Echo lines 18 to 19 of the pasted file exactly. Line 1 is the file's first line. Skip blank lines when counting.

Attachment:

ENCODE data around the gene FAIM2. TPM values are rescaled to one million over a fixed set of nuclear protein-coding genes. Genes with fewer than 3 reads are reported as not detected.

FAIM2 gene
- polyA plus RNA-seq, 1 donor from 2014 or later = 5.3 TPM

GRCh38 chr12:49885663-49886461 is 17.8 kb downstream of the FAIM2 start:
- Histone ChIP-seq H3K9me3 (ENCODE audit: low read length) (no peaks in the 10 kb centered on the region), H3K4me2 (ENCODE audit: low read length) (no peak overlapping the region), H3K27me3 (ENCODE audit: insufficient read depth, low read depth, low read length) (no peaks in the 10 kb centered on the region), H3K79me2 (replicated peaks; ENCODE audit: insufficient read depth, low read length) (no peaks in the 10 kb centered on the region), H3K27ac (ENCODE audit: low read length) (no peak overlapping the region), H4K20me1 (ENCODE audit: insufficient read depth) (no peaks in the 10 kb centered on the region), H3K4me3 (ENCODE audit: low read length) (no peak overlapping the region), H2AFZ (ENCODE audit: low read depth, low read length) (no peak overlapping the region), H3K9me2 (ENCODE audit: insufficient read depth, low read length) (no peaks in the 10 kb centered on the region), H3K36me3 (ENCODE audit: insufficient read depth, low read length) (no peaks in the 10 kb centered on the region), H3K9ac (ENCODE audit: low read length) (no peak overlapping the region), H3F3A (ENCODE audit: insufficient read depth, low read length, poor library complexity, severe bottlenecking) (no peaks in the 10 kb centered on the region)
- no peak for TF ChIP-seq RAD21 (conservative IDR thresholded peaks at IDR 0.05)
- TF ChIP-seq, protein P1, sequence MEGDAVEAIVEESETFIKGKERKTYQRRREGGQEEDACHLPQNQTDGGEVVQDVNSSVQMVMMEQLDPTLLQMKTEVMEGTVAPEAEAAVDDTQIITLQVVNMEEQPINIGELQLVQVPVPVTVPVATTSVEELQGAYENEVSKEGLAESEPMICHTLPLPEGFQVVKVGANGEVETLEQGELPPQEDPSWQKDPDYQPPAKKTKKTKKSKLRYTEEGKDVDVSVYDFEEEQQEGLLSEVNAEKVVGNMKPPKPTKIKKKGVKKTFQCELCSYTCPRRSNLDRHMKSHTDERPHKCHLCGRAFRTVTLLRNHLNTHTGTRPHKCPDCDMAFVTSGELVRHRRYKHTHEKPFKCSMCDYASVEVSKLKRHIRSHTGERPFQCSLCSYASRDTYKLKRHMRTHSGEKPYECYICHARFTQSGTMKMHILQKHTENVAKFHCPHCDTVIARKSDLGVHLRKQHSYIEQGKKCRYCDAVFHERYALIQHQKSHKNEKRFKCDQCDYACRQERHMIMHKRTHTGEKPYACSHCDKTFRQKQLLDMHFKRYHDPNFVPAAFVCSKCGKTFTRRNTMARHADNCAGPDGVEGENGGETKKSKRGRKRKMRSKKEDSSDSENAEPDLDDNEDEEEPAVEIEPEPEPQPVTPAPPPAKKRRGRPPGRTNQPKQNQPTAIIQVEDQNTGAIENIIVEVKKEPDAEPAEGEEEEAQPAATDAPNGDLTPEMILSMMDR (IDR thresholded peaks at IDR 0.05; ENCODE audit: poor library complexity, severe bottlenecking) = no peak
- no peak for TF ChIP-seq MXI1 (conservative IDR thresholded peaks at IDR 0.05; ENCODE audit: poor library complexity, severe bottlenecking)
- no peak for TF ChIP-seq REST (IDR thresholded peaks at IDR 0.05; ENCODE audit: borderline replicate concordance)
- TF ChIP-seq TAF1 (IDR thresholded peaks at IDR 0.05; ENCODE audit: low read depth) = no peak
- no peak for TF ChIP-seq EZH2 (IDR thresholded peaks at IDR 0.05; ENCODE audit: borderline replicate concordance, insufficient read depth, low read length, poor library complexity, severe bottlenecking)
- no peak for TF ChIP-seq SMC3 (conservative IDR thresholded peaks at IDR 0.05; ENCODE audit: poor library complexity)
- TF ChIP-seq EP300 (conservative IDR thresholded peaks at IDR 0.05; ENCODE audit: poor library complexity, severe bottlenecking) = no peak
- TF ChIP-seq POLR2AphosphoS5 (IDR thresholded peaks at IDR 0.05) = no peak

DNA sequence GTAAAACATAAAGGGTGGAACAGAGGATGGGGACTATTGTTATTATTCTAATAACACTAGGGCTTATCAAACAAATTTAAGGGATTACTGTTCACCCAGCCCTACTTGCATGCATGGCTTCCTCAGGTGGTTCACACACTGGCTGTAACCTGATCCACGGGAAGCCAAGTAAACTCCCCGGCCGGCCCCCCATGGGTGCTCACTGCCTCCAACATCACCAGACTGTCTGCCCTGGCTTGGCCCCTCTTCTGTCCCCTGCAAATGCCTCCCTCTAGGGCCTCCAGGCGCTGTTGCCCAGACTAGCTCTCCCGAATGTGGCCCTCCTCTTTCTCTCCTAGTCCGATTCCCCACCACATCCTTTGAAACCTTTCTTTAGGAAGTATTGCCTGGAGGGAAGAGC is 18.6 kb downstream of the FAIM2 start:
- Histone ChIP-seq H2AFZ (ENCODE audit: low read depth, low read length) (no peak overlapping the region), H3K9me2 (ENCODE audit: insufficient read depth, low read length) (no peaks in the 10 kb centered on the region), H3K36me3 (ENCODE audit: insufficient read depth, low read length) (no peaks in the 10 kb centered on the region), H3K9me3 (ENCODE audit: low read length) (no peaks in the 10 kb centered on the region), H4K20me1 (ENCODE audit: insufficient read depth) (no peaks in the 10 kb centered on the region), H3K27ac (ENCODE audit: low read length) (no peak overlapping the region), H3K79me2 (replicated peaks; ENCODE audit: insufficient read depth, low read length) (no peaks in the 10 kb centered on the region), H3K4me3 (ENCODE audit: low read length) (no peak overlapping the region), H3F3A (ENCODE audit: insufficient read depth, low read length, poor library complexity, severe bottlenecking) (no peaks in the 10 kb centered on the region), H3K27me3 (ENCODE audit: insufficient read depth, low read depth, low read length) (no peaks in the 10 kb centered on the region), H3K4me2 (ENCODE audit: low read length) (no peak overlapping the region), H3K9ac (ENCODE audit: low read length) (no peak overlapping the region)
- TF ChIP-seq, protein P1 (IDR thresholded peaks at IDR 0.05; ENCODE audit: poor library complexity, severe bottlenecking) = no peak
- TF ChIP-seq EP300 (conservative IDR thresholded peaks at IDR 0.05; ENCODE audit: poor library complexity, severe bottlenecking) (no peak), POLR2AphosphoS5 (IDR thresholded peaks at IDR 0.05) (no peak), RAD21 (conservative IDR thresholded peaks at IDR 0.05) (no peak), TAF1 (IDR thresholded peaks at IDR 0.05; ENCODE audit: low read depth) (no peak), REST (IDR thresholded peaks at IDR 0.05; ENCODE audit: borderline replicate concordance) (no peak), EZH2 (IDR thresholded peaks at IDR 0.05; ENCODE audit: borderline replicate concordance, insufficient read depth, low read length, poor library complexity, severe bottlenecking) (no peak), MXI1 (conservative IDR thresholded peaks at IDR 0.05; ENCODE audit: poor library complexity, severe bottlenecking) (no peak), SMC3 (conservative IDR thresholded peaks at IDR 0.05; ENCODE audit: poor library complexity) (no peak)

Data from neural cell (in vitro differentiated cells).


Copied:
- TF ChIP-seq EP300 (conservative IDR thresholded peaks at IDR 0.05; ENCODE audit: poor library complexity, severe bottlenecking) (no peak), POLR2AphosphoS5 (IDR thresholded peaks at IDR 0.05) (no peak), RAD21 (conservative IDR thresholded peaks at IDR 0.05) (no peak), TAF1 (IDR thresholded peaks at IDR 0.05; ENCODE audit: low read depth) (no peak), REST (IDR thresholded peaks at IDR 0.05; ENCODE audit: borderline replicate concordance) (no peak), EZH2 (IDR thresholded peaks at IDR 0.05; ENCODE audit: borderline replicate concordance, insufficient read depth, low read length, poor library complexity, severe bottlenecking) (no peak), MXI1 (conservative IDR thresholded peaks at IDR 0.05; ENCODE audit: poor library complexity, severe bottlenecking) (no peak), SMC3 (conservative IDR thresholded peaks at IDR 0.05; ENCODE audit: poor library complexity) (no peak)

Data from neural cell (in vitro differentiated cells).